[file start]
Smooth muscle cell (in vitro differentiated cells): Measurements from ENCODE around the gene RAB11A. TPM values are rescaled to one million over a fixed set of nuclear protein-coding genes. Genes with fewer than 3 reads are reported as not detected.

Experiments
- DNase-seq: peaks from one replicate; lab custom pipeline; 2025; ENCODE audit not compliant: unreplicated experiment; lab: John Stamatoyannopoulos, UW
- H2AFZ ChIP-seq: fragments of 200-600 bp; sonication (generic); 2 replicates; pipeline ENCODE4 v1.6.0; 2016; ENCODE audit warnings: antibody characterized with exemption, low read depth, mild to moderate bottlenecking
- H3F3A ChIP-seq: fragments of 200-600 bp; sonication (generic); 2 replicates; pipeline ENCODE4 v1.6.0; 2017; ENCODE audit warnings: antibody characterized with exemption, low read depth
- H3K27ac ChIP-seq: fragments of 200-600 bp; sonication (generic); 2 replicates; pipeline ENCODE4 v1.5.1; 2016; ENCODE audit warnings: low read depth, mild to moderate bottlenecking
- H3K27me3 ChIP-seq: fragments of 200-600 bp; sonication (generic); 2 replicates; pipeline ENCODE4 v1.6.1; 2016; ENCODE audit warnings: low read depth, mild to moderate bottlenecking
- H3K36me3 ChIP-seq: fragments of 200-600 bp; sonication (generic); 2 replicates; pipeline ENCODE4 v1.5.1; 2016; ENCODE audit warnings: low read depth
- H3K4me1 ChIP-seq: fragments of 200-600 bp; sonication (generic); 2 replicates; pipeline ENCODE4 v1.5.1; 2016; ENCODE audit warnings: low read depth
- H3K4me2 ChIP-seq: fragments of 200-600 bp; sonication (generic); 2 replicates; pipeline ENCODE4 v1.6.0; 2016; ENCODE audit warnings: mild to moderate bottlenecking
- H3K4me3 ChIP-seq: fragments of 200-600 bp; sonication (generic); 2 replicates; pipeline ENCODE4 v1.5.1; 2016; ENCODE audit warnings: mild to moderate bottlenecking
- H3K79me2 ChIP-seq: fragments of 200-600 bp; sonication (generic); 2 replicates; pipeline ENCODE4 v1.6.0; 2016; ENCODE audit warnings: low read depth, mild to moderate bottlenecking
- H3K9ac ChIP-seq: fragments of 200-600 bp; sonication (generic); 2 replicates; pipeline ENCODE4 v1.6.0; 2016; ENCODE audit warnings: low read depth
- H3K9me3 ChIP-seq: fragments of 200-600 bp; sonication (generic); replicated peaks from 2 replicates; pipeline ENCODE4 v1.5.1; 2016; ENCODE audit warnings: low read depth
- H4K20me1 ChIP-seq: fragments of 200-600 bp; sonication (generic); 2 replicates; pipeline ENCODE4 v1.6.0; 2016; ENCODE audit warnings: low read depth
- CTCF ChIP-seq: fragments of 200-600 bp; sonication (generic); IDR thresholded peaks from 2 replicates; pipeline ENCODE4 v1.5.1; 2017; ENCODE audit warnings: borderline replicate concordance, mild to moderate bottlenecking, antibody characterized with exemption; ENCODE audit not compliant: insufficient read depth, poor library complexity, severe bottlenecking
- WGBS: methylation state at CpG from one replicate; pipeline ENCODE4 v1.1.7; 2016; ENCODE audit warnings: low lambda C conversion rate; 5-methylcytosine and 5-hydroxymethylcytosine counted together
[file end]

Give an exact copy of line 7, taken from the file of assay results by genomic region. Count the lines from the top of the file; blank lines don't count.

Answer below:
- H3K27me3 ChIP-seq: fragments of 200-600 bp; sonication (generic); 2 replicates; pipeline ENCODE4 v1.6.1; 2016; ENCODE audit warnings: low read depth, mild to moderate bottlenecking